This project explores the inaugural convergence of National Indigenous People's month and the newly announced, National Filipino Heritage Month in June 2019.
In the Filipino language, "habi" means "weave" - referring to the practice of weaving, or the patterns found in woven materials. HABI is also the process by which something is kept together and made whole.
This month-long public programming series will feature three community arts workshops exploring Indigenous history, labour, migration, and our relationship with the land.
All programs are FREE and will be offered at the Small Arms Inspection Building (SAIB) located on the Treaty Lands and Territory of the Mississaugas of the Credit First Nation along Lake Ontario's eastern waterfront.
In collaboration with Caregiver Connections, Education and Support Organization (Cceso Cceso), migrant caregivers/care workers will share their lived experiences and some of the urgent issues affecting their lives today, including the Migrant Justice Campaign that responds to the federal government's plan to eliminate the pathway to Permanent Residency for migrant workers as of November 2019.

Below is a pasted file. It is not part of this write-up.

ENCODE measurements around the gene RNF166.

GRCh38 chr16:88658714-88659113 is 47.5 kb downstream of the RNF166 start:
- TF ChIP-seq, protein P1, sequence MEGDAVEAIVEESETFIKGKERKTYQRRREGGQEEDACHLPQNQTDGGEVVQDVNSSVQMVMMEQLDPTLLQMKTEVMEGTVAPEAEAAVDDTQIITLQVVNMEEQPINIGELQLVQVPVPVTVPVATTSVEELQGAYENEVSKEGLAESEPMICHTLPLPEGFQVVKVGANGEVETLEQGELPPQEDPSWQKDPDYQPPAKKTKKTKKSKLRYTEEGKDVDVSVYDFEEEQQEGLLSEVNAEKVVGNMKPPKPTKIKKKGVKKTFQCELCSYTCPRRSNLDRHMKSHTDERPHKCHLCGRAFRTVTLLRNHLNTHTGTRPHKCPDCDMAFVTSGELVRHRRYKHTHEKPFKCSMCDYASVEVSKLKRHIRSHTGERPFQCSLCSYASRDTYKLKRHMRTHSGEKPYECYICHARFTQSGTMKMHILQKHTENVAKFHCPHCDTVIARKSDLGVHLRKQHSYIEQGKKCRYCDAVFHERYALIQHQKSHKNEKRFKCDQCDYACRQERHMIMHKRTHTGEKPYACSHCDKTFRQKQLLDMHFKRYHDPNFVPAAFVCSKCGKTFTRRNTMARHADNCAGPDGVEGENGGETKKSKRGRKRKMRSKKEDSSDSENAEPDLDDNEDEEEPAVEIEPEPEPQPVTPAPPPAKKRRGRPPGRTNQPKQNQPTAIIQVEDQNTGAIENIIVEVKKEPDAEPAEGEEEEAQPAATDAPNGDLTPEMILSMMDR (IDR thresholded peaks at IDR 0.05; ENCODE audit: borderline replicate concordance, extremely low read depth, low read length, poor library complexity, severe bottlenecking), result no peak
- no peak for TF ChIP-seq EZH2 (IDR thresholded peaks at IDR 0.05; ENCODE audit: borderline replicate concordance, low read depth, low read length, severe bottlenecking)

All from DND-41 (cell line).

Kwentong Bayan will facilitate a Community Art Build on the topic of Community Care, including labour and migrant rights, solidarity with Indigenous land and water protectors, and disability justice and 2SLGBTIQQ* activism.
Art materials will be provided. Participants are encouraged to bring ideas and images for banners and placards that they can use at community actions.
FREE, no registration required. The SAIB is an accessible venue with single-user, all-gender washrooms available. Refreshments provided. Child-friendly space.
Presence is a year-long program funded by the City of Mississauga. Throughout the program, residents were invited to participate in workshops, exhibitions, and performances, to explore storytelling and uncover the city's cultural identities.
Witness the birth of a new landscape through photography. Through the eyes of creative photo artists, we can explore our relationship and connection with water, landscapes, and our shared responsibility to the Great Lakes.
The Museums of Mississauga and Mississauga Celebration Square have partnered to invite a Curator or team of Curators who identify as BIPOC to develop a project that engages with the community to be delivered in 2022.
This year Celebration Square welcomes monsters of all ages to join in the Halloween fun. Starting October 22 through to October 31, Celebration Square will bring three popular Halloween inspired stories to life. Dress up in your monster tails to explore some of our favourite monster tales.